• two opposing views of the future are that there is an inevitable collapse that will be triggered by “scarcity of environmental resources” (Jared Diamond) and, more prevalent, that innovation and energy alternatives can prevent said collapse 
• the underlying premises of the latter is the principle of infinite substitutability; that resources are never scarce, just priced wrong and as soon as prices get too high there is an incentive for innovation and a solution magically emerges (put bluntly: this is a matter of faith) 

Problems with that hope: 
• an alternative view looks at science as an evolving complex system wherein, over time, simple and cheap research problems t(hat are general in nature and widely useful) become resolved, leaving more difficult ones (specialized and narrowly useful) that are harder and more expensive to solve, requiring increasingly larger shares of national wealth 
• the productivity of innovation is not constant, it diminishes with time 
• need for exponential increases in research expenditures (money and people) to maintain a constant rate of innovation, meaning diminishing returns (Nicolas Rescher): 
> “Once all of the findings at a given state-of-the-art level of investigative technology have been realized, one must move to a more expensive level... In natural science we are involved in a technological arms race: with every 'victory of nature' the difficulty of achieving the breakthroughs which lie ahead is increased”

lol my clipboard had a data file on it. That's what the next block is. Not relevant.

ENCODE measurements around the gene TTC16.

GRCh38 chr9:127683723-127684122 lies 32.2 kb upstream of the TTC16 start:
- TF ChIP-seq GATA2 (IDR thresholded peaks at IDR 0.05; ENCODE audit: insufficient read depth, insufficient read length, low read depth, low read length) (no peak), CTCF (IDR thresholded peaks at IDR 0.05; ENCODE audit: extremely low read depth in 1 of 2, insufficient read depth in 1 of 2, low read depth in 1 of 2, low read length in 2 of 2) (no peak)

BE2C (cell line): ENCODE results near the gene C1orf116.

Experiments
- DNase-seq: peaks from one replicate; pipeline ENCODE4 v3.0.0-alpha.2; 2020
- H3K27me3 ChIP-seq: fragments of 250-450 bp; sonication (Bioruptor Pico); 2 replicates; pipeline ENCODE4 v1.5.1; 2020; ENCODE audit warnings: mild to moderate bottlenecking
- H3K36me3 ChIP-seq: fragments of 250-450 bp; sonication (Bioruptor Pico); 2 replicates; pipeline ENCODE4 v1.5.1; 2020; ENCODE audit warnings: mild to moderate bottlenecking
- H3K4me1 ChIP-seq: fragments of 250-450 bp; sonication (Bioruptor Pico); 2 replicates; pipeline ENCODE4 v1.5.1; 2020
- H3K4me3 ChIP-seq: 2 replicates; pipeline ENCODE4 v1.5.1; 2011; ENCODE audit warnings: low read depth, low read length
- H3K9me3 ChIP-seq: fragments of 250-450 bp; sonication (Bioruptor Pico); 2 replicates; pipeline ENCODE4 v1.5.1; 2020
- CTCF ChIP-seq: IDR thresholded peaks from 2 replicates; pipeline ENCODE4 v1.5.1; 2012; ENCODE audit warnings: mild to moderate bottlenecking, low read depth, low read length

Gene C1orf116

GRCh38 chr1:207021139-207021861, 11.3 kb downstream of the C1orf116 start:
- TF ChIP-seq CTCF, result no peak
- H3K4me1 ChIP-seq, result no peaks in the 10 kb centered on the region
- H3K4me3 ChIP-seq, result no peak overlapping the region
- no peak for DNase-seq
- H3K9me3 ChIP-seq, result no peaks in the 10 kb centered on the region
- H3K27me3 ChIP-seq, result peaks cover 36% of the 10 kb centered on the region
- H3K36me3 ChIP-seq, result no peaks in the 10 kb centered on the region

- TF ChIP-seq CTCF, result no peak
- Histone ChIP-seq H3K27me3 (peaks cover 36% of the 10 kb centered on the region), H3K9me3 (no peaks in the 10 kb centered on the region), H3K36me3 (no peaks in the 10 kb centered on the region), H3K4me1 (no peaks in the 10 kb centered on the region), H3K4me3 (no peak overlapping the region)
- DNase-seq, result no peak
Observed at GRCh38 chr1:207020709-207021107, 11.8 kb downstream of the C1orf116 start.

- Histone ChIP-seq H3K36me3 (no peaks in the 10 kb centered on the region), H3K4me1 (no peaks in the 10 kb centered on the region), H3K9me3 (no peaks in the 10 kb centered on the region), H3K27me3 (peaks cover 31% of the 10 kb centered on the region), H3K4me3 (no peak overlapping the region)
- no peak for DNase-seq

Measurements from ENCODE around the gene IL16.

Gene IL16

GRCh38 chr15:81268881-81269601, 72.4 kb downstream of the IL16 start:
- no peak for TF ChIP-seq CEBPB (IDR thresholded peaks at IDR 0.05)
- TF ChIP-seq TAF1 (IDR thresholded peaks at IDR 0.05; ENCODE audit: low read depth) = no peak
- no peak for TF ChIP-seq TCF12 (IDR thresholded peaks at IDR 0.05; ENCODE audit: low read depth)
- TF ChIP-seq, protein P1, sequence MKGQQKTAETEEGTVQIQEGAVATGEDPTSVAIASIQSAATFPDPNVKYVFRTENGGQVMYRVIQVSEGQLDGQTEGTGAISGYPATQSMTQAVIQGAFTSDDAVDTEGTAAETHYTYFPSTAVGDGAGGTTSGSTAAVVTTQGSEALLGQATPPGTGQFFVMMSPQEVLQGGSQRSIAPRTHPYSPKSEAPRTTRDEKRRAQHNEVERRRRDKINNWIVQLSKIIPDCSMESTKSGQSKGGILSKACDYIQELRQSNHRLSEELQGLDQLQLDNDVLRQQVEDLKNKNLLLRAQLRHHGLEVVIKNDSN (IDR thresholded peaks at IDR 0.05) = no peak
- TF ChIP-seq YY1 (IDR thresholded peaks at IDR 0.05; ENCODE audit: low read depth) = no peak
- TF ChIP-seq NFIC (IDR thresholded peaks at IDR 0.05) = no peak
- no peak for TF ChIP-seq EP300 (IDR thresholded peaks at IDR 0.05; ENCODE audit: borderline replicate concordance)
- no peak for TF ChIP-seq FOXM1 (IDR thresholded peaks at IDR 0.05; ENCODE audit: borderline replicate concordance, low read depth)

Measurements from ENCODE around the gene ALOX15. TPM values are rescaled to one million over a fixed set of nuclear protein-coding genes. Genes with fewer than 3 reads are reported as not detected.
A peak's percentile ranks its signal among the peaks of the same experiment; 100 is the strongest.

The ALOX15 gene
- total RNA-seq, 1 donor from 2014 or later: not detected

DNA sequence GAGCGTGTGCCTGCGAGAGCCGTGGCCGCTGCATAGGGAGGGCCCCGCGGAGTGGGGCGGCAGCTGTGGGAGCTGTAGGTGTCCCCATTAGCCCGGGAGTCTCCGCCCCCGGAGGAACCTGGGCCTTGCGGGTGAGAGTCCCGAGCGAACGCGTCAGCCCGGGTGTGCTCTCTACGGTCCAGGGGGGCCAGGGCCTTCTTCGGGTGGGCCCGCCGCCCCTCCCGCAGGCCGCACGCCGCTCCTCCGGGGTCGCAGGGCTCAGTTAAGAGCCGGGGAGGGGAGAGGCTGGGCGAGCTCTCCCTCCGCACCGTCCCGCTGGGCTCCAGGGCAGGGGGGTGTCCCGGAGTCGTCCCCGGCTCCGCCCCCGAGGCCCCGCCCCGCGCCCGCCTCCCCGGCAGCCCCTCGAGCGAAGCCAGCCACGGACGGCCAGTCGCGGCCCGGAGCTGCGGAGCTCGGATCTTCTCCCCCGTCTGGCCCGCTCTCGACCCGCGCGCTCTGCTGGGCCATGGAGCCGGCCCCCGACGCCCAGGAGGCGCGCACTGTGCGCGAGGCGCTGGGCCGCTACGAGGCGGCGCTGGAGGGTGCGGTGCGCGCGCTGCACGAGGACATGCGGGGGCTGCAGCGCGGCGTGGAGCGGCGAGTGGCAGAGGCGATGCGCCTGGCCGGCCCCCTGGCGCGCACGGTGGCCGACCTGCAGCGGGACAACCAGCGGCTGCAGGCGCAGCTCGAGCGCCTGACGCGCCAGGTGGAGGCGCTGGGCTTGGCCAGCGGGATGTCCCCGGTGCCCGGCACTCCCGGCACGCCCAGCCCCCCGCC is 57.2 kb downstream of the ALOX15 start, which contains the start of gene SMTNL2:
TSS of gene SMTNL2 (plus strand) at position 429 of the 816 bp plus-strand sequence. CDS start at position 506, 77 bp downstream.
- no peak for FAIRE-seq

Examples: 
• innovation evolved roughly from the discoveries and inventions of “lone-wolf geniuses” to massive collaborative efforts involving lots and lots of researchers as all the easy fruits have been picked by now, so to speak, so no more backyard tinkerers and instead necessarily highly complex joint enterprises 
• this problem has been recognized elsewhere for a while, in the military for instance where it was noted that advanced vehicles could be produced in fewer and fewer quantities for the same money (e.g. 744 B52 bombers produced in the 50s and 60s vs. 100 B1 bombers in the 80s vs. only 21 B2 bombers during the 90s onwards), it’s known as the Death Spiral or Augustine’s Law 
• this trend in innovation can be seen in worldwide patents which, over the last thirty years, show a continued increase in the size of patenting teams on the one hand and decline of the output (patents per inventor) on the other, showing what is effectively 20% decrease in productivity over the course of just one generation 
• that trend can be observed universally throughout different industries and research fields, both old and new, including the energy sector and even its alternative technologies such as solar and wind